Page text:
Protesters mark war’s fifth anniversary

Linda Museus was one of many protesters holding signs expressing their opposition to the Iraq War on Wednesday in downtown Bremerton.        - Photo by Charles Melton
Linda Museus was one of many protesters holding signs expressing their opposition to the Iraq War on Wednesday in downtown Bremerton.
— image credit: Photo by Charles Melton

By Charles MELTON


Rodger Museus knows first-hand the realities of war, so it was no surprise that he celebrated his birthday protesting the Iraq War in downtown Bremerton Wednesday afternoon.

Wednesday marked the fifth anniversary of the current conflict, which has claimed more than 4,000 American lives, and a contingent of about 20 protesters greeted offloading ferry traffic with signs expressing their views on the war.

“I was at the Valley Forge Medical Center from 1964 to ‘66, so I’ve seen the results of war,” Rodger Museus said.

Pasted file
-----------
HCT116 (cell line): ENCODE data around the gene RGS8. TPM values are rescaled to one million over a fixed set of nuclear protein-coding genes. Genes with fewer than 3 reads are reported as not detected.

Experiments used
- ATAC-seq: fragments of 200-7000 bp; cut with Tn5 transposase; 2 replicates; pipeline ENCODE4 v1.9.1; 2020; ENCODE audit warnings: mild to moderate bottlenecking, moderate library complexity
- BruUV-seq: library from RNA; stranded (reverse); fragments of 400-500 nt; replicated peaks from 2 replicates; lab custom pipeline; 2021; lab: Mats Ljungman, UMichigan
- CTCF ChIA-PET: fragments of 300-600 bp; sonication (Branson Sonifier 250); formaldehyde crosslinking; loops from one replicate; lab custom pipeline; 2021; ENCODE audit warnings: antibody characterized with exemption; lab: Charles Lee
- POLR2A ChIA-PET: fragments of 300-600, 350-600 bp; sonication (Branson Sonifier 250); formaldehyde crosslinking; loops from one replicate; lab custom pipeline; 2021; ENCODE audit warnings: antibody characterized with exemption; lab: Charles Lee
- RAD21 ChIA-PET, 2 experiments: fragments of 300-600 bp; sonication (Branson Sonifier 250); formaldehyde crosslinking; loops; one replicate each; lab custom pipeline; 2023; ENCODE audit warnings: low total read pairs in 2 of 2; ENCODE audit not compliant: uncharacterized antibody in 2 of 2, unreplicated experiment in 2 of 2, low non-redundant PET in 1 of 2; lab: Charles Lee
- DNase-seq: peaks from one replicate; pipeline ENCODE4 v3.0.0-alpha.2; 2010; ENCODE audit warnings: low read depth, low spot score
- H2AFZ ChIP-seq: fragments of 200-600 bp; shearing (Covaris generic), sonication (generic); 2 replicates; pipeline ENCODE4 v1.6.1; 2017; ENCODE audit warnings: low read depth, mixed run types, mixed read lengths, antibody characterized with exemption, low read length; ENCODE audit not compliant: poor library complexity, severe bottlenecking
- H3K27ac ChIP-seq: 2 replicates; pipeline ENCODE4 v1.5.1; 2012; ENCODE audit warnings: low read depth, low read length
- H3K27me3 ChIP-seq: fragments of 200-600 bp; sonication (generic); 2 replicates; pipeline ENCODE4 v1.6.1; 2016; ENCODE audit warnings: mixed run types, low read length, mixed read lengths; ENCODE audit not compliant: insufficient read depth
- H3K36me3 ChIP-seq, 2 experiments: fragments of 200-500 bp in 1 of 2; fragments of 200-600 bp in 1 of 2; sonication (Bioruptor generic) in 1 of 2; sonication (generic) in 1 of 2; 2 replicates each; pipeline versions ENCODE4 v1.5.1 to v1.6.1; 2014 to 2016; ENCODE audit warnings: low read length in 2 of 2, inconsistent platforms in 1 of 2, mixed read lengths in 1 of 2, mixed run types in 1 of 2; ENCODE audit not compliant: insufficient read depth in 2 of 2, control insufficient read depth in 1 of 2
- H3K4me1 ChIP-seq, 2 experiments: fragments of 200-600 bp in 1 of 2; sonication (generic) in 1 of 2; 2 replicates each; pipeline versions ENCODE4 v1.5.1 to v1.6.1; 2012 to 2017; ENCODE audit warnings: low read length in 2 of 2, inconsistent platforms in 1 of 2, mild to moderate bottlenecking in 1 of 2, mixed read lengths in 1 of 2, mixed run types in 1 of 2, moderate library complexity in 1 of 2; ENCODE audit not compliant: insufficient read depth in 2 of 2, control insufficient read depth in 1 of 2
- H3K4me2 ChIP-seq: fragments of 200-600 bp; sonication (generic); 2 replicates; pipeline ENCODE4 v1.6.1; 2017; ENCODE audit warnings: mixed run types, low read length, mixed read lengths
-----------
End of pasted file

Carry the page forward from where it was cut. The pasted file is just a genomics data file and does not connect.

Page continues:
The Vietnam War began reaching its climax in 1965, and many of the wounded servicemen were treated at the military medical center.

“For our President to make war sound romantic is shameful,” he said. “He had his chance and he was a chicken hawk.”

Museus was joined by his wife, Linda, who said she was busy raising children during the Vietnam War, so she was unable to participate in the anti-war movement of that era.

“Now it’s my turn,” she said as she held a sign criticizing the President for his support of the war.

President Bush was not the only politician criticized for his support of the war by the Sound Peace and Justice group, which organized the protest.

“Norm Dicks should do more to bring the troops home,” Cathy Greenwald said.

Congressman Dicks initially supported the war, and now that he has more information about the reality of the situation, he should work harder to end the war, Greenwald said.

“We support our troops, because we know many of them have hard decisions to make,” she said.

Servicemen and women are obligated to obey the orders of their superiors, even if they are against the war, she said.

“It’s not easy and we support them wholeheartedly,” she said.

Wednesday’s protest is not the first for the group, she said. The group rallies every Friday at the intersection of 1st Street and Washington Avenue to greet the 5:20 p.m. and 6:30 p.m. ferries.

In between ferry runs, the group heads to a downtown coffee shop, because “we support our local coffee shops,” Greenwald said.

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